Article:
Tag Archives: rant

F is for F That!

28 Dec

It’s rare I have a rant against the FA community itself. The Fat Acceptance community have fought the good fight so that I could start to love myself and see myself as worthy of the confidence that other women who wear straight sizes are afforded without society batting an eyelash at them.  But recently there have been a handful of individuals within the FA community who have really challenged me to think hard about what it means to be a size-positive feminist.

These are the women who post snarky comments on weight loss blogs targeted at other women or who constantly and often judgmentally challenge women who are not comfortable with their bodies and seek to lose weight for whatever reason.  Where do we draw the line between hating on the woman and hating on the system?

In my opinion at least, is that we should respect the wishes of any woman who seeks to lose weight. Now, that seems kind of counter intuitive until I explain the grand master plan.  We can’t fight other women into seeing things our way.  Putting on the boxing gloves to challenge women to a fight they never asked for is going to chase them away from the cause and leave them more hurt and confused than allowing them to carry out their perhaps misguided plan. Instead of attacking the women who are simply repeating a learned habit, we should be attacking the foundations on which their motives are based.  That means doing things as simple as being confident, radient, fat women in the presence of adversity or as complicated as becoming a political advocate or working with non-profit empowerment organizations (or even creating our own!)

 

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F is for F That!

17 Dec

Miniskirts, short shorts, bikinis, plunging necklines.  Things that show off my best ASSets also happen to be the things I am told not to wear. Why? It’s imprudent, flashy, tasteless, plain wrong.  Tell me what’s the difference between these two pictures?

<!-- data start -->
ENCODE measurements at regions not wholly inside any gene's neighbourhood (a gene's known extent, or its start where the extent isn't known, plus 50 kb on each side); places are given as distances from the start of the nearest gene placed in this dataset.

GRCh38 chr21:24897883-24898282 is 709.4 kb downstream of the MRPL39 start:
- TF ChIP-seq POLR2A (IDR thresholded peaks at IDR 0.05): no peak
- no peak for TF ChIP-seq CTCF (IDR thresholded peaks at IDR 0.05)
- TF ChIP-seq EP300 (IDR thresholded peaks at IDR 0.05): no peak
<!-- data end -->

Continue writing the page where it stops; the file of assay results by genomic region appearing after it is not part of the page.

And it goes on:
The picture to the right is Lane Bryant model Ashley Graham, size 16.  She was part of a commercial that ABC refused to air in 2010 due to the “raciness” of the ad.  Here is a link to take a look for yourself.  Racy, yes.  More racy than the typical lingerie commercial, hell no!  While I may not agree with the main part of the ad, that is neither here nor there. The issue is that this is not acceptable on television while this is.

This story may be old news but it lends itself to a persistant problem in our culture. When a plus size woman can find a miniskirt, plunge neck tee or bikini in her size, why is her wearing it considered obscene while straight sized women are considered classy or fashionable?  Who created these rules and who polices them?

I absolutely think straight sized women should be able to wear and enjoy these things, but that there should be no distinction between the articles of clothing a size 4 woman wears and a size 34 woman wears.

Have you ever gone into a department store that caters to both straight sized and plus sized woman only to discover the types of clothing and shoes that come in large, wide sizes are completely different?  I had an embarrassing moment in a Maurice’s recently when I saw this gorgeous dress (below) and searched adamantly for it for a full twenty minutes before resolving myself to asking the petite girl at the front counter for help in locating the rack.  Sure, the modeled dress above her was maybe a size 8, but Maurice’s caters to sized 0-24 so I was sure I would find it in my size, right?

WRONG!

This dress only goes up to size 14 and I am a size 18/20 in dresses at Maurices.  I unwittingly asked the young woman at the counter who pointed to the straight size section and said in an incredulous voice, “We have some sizes over there.”  I thought, well given the waist maybe I’ll fit into a 14. Sure enough, the largest size they offered at that store was a measly 8.  I was heartbroken and too irate with the woman at the desk to bother asking her if they had a larger size in back.  I left the store thinking, “If they can’t cater to me, I’m not going to cater to them”.

Similar issues arise when shopping for shoes. Even within the same store, shoes for wide, large footed women are incredibly different than shoes made for straight sized women.  Suddenly at size 9.5 the shoes get distorted. They come in black or white, chunky, square toed and hideous.  Why can’t designers of shoes and clothes just make their clothes bigger?! While it may not fit everyone’s curves, it would be a step in the right direction!